Need for Speed may be based on the mega-popular, high-octane racing video game franchise, but with Emmy-winning actor Aaron Paul, Michael Keaton, former Flaunt cover star Dominic Cooper, and Imogen Poots all involved, it promises to be intriguing at the very least. However it turns out, Cudi is clearly enjoying the change of pace from his music career. “The acting thing for me is just new and exciting,” he says, leaning back in his chair and looking up at the darkening sky, now a deep blue. “It’s not stressful at all, unless it’s a day where I have to do a scene where I cry. That’s always a tough day and sometimes the day after. But I don’t have to worry about shit. With music, I go to sleep nervous, I wake up in the morning nervous like ‘Shit, is that mix right? How does it sound on these headphones? How does it sound on a laptop?’”
One of the ways Cudi combats those demons is through the 140-letter teachings of the Dalai Lama, who is the only person he follows back on Twitter. “Lama D,” says Cudi, “that’s what I call him. He’s cute, I love him. And the cool thing is, you can just follow his feed, and he’ll just be dropping gems on you.”
Cudi’s contentment has caught some of his fans off-guard, especially those who look to him for a particular brand of self-doubt. “A lot of people go [mocking voice]: ‘Oh man, you switched it up.’ Look, there are motherfuckers out there that are doing the same repetitive bullshit. You can listen to that, man,” he says, confronting his hypothetical haters. “Don’t come to me with no whining. I don’t wanna hear that shit. You know what type of nigga I am. ‘The Prayer’ is still the most odd record ever created. Ever. ‘Solo Dolo,’ same deal. I’ve always been out there trying new shit. When motherfuckers don’t hear me talking about wanting to kill myself or me being a sad little kid no more, they’re like, ‘Aw, damn.’ I fucking got my shit together and grew. Motherfuckers my age don’t always have their shit together. A lot of people I know are coming out of jail or dead. And I just feel really blessed to be where I’m at.”
“It’s a whole ‘nother Cudi right now,” he says. “I’m making movies that are awesome. Fucking entertaining people in another way. That’s a new thing for me: making people laaaugh. Instead of making people all sad and down, now I’m really bringing another type of joy into people’s lives.”
Two days later, on a scorching dry summer afternoon, we meet up again. Cudi hops into the vintage Mercedes Benz he got a few years ago. “I want to take the old school,” he says. “It’s a 1969.” He points out that everything in the car is original, from the electric windows, which unroll at a snail’s pace, to the speakers, from which the crackled sounds of Top 40 radio spew forth. Cudi likes to listen to Top 40 and gripe about the soulless quality. “Listen to her,” he says about a particularly dippy pop song. “Can you imagine that session?” He chides the radio, admonishing it for bringing forth this vocoder-heavy, value-less filth. And yet he listens on, perhaps to hear what the enemy is coming up with, a form of torturous espionage.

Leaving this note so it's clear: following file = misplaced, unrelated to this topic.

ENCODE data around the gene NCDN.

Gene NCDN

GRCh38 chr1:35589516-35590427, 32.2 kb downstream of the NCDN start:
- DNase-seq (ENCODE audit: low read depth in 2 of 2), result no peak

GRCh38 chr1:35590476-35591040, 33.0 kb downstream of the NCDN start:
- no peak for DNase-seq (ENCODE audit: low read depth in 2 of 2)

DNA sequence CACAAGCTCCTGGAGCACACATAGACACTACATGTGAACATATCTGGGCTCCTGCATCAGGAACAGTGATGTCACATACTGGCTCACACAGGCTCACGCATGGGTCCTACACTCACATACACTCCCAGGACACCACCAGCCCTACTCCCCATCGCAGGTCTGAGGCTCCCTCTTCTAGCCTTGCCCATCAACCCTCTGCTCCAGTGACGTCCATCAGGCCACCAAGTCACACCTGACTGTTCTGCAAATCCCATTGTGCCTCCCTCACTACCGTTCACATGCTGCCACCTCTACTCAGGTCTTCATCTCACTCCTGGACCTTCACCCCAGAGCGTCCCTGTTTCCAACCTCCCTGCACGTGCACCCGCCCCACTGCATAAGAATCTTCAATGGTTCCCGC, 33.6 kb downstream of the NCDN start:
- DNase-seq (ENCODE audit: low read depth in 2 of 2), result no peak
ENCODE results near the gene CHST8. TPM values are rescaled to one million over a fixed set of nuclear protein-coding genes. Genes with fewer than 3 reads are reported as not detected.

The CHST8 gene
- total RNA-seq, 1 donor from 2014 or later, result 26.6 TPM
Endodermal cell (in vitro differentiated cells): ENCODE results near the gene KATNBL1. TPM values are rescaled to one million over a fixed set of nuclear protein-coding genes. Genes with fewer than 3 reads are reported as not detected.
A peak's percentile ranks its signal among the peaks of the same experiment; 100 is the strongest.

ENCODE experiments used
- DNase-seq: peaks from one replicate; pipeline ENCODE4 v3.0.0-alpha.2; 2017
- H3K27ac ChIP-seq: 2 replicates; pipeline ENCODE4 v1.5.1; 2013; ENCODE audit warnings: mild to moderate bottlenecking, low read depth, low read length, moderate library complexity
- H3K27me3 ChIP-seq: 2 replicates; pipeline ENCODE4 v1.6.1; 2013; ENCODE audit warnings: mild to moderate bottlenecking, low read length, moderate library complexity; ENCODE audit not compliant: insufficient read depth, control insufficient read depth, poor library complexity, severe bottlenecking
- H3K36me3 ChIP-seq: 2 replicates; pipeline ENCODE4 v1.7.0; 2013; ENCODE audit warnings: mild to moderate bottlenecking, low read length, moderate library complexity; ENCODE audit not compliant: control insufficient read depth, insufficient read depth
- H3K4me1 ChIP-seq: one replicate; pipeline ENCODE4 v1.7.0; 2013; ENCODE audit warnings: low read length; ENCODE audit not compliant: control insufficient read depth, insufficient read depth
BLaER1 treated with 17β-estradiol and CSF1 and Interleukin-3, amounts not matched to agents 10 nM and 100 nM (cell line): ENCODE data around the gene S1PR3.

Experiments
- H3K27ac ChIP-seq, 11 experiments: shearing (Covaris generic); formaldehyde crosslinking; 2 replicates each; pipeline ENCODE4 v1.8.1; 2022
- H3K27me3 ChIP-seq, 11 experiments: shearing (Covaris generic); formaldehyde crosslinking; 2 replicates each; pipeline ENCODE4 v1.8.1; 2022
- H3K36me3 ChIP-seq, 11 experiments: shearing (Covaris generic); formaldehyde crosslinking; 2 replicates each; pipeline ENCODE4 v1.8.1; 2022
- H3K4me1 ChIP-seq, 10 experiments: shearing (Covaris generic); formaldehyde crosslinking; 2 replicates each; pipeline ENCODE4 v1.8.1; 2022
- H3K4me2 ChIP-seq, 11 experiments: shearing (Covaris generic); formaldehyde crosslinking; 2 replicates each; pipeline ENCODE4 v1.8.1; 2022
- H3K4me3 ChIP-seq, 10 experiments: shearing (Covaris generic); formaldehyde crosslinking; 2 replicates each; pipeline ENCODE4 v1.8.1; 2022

Cudi takes a long hit off a portable vaporizer. [Disclosure: I brought the drugs.] The old car is heavy with steel, and Cudi whips it down an open section of Los Feliz, murmuring about how they don’t make ’em like they used to. Snoop Dogg comes on the radio, and Cudi says, “My man.” The radio crackles over our conversation, so we drive aimlessly, listening to pop songs, almost windy enough to cool the air a little.
We dip down into Hollywood, and drop by Kelly Cole, a boutique on Fairfax, where Cudi proceeds to dig through stacks of vintage T-shirts looking for a particular style—ironic, but not too ironic, big graphics, eye-catching, certain bands like Pink Floyd. He eyes an old Michael Jackson tour shirt before settling on a shirt with a tuxedo print. “You’ll see that on stage,” he says, holding up his prize.
It turns out the owner of the shop is a DJ, and he recognizes Cudi. “I was the first guy to play the Crookers’ remix [of ‘Day ’n’ Nite’],” he says. Meanwhile, Cudi is running slight game on the rock ’n’ roll chick ringing up the pile of shirts he’s selected. The owner gifts Cudi a pair of jeans. Life is good when you’re a star.
Later, in the car on the way home, he’ll say, “that’s the kind of girl I get into.” He’ll probably return to that store—he has favorites—and he’ll see her and chat her up again, just like he’s navigating the streets of Los Feliz with confidence. The heavy car peels around corners with haste, but Cudi’s totally in control. But more than that, he’s unfuckwittable.
Photographer: Michael Muller at Mullerphoto.com. Stylist: Jenny Ricker for Starworksartists.com. Groomer: Jason Schneidman for soloartists.com.